With his history as a stand-up comedian, mercilessly mocking game show host, and designated day-drinking companion to the Today Show’s Kathie Lee and Hoda, Ben Gleib’s presence among the slew of candidates vying for the Democratic Party’s nomination for president has many wondering if his campaign is some sort of elaborate joke. But he insists that’s not the reason he’s running for the highest office in the land.
“If being funny was my goal, you would be laughing a lot more,” Gleib deadpans in a telephone interview with High Times. “But we have a lot of serious things to tackle.”
Those important issues include ending corruption and the influence of big money in politics, healthcare for everyone (“because obviously,” proclaims his campaign website), legalizing cannabis, and prison reform. And while some of those topics have been familiar themes for many of his contenders, too, Ben Gleib says that he doesn’t believe the group of politicians leading the pack have what it takes to succeed in 2020.
“I’m running because I don’t think that any of the current candidates running for the Democratic nomination are offering a sure-fire way to beat Trump. I’m not convinced that any of them has a strategy that can take down the anomaly that is the orange monster who’s trying to erode everything that we hold dear in this country. He’s not a politician and so trying to beat him with politics makes no sense. It’s like trying to bring policy papers to a wrestling match.”
Take Him Down with Comedy
But if Gleib were to get the nod from the party, his experience on the comedy club circuit would help him take the president down.
“Trump is the biggest heckler in political history,” he says. “The way you take down a heckler every time is with a comedian. And that’s what I plan to do.”
Gleib says that he wants his campaign to be about giving a voice to marginalized communities, prompting his campaign trail to run not only through Iowa and New Hampshire but Puerto Rico as well, where he visited recently to view the continuing recovery from Hurricane Maria, two years after the storm battered the Carribbean island.
“I’m the only candidate in the race who is a working person and the only union member the race,” says Gleib. “I’m the only one who’s not a career politician or multimillionaire. I’m tired of continually electing the same types of people into office and then being surprised when we don’t get change.”
Ben Gleib: Pro-Cannabis Candidate
One of the changes he would like to see is an overhaul of federal marijuana policy, saying that the fact that so many people are in jail for something so many of us do in our private lives is the height of hypocrisy.
“We must legalize [cannabis] nationwide and expunge the records of people who are in jail for it,” Ben Gleib maintains.
He’s been a recreational user of cannabis and supporter of legalization his whole adult life, a difference from the other candidates he’s keen to make clear. So much so that he says he made history in September by becoming the first candidate for president to publicly smoke a joint, a feat he accomplished on the YouTube show “Getting Doug with High.”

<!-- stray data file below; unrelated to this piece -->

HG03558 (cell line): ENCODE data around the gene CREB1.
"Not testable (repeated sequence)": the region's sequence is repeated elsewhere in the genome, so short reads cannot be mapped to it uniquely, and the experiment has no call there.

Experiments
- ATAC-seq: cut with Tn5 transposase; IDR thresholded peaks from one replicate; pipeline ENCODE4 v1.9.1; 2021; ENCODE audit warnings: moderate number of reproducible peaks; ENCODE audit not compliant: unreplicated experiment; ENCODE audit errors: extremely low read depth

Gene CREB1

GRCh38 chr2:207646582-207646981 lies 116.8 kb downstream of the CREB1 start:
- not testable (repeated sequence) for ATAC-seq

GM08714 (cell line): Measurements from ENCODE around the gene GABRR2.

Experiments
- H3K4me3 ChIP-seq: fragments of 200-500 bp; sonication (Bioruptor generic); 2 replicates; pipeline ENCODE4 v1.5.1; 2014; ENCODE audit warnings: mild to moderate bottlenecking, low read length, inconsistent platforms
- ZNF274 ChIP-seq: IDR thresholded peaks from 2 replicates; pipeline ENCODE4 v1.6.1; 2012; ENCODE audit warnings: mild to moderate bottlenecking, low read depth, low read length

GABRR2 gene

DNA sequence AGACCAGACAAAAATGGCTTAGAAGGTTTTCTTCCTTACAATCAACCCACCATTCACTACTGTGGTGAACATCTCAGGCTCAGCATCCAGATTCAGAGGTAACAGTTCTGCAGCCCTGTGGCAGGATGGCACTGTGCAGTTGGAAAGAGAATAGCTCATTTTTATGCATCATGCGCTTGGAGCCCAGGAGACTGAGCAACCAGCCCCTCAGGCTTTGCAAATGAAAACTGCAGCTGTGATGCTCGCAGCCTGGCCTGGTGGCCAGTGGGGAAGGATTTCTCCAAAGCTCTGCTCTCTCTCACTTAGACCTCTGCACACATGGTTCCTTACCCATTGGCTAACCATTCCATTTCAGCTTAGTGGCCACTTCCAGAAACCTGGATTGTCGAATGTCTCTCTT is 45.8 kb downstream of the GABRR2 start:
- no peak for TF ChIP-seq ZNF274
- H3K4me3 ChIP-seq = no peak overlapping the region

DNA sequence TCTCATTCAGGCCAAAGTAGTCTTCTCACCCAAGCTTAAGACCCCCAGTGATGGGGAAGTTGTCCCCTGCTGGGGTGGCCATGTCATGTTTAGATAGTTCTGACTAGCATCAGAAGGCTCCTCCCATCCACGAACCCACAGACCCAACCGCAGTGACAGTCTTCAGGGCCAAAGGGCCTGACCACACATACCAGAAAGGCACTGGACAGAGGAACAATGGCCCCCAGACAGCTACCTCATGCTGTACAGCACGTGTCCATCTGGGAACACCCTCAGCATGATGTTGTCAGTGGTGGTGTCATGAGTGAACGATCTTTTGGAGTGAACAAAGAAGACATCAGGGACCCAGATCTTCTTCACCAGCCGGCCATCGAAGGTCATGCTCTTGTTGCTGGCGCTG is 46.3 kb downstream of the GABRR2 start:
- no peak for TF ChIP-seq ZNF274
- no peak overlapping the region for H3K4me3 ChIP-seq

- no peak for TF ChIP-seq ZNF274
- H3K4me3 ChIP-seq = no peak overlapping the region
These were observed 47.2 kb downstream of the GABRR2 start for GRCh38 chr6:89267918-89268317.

“We talked a lot of trash and got to talk some policy and about the campaign,” Gleib says of his appearance on the show with friend and fellow comedian Justin Martindale. “I got to share some of why I think it’s important for us to end the hypocrisy, not just with respect to cannabis but in every aspect of our lives.”
Drain the Swamp (For Real This Time)
Ben Gleib is also passionate about getting corruption and money from lobbyists out of politics, so much so that he joined activist Renaldo Pearson on the last mile of his Democracy 911 protest march from Atlanta to Washington, D.C. At the conclusion of the trek, the two were arrested when they failed to comply with police demands to end their sit-in on the steps of the U.S. Capitol.
“It was one of the proudest moments of my life because I’m sick of government being full of shit,” Gleib exclaims. “And I’m sick of being paid lip service by these politicians who don’t actually change anything.”
“It was not lost on me that I was arrested for protesting corruption,” he adds, “at the same exact time that Trump was having impeachment proceedings begun against him for corruption on a phone call with the Ukrainian president, who was a comedian just five months ago.”
Gleib is also making criminal justice reform a part of his platform, saying he wants to end the mass incarceration of African Americans and hold corporate criminals accountable for their crimes, two goals that can be accomplished with one innovative change.
“We have to stop the school to prison pipeline and we have to cut corporate crime,’ he says. “So I came up with an idea to do all of that in one. You combine white collar prisons with regular prisons. Because I don’t understand why we would have a class system in our prisons. Is there not enough of a class divide in our country? We now also have to have different classes of criminals? That doesn’t make any sense to me.”
Ben Gleib says his bold ideas can make it hard for him to get his message out, noting that “the DNC and the mainstream media do not want somebody who’s going to shake up the status quo. And that’s what I’m here to do.”
So in order to get his ideas in front of the American people, Gleib is on a push for supporters to donate to his campaign online and help him qualify for the remaining Democratic debates. He also has another pitch for those voters who are looking for a president they can drink a beer with.
“I’ve already had beers with thousands of you after my comedy shows around the country. Sometimes even Fireball shots,” he boasts. “And I’ve definitely smoked more than one or two joints around back of the comedy club with the staff after the show.”
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